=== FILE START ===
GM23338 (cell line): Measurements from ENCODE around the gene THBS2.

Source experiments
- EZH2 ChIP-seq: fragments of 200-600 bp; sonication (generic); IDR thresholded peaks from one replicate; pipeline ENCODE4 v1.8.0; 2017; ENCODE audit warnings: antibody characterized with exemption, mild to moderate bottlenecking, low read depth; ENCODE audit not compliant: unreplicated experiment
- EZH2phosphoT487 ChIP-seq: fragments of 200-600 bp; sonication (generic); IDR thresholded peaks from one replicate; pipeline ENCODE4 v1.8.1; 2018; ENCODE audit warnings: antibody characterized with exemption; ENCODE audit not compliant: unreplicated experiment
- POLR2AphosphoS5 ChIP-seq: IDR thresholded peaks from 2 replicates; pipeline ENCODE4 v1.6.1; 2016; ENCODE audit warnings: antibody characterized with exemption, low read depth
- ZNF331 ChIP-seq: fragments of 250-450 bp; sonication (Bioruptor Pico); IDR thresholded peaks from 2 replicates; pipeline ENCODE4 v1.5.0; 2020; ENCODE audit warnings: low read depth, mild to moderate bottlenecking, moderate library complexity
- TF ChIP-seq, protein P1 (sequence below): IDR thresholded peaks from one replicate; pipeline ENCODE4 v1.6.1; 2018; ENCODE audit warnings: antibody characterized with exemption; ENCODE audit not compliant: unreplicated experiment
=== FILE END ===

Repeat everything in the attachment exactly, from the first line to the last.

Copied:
GM23338 (cell line): Measurements from ENCODE around the gene THBS2.

Source experiments
- EZH2 ChIP-seq: fragments of 200-600 bp; sonication (generic); IDR thresholded peaks from one replicate; pipeline ENCODE4 v1.8.0; 2017; ENCODE audit warnings: antibody characterized with exemption, mild to moderate bottlenecking, low read depth; ENCODE audit not compliant: unreplicated experiment
- EZH2phosphoT487 ChIP-seq: fragments of 200-600 bp; sonication (generic); IDR thresholded peaks from one replicate; pipeline ENCODE4 v1.8.1; 2018; ENCODE audit warnings: antibody characterized with exemption; ENCODE audit not compliant: unreplicated experiment
- POLR2AphosphoS5 ChIP-seq: IDR thresholded peaks from 2 replicates; pipeline ENCODE4 v1.6.1; 2016; ENCODE audit warnings: antibody characterized with exemption, low read depth
- ZNF331 ChIP-seq: fragments of 250-450 bp; sonication (Bioruptor Pico); IDR thresholded peaks from 2 replicates; pipeline ENCODE4 v1.5.0; 2020; ENCODE audit warnings: low read depth, mild to moderate bottlenecking, moderate library complexity
- TF ChIP-seq, protein P1 (sequence below): IDR thresholded peaks from one replicate; pipeline ENCODE4 v1.6.1; 2018; ENCODE audit warnings: antibody characterized with exemption; ENCODE audit not compliant: unreplicated experiment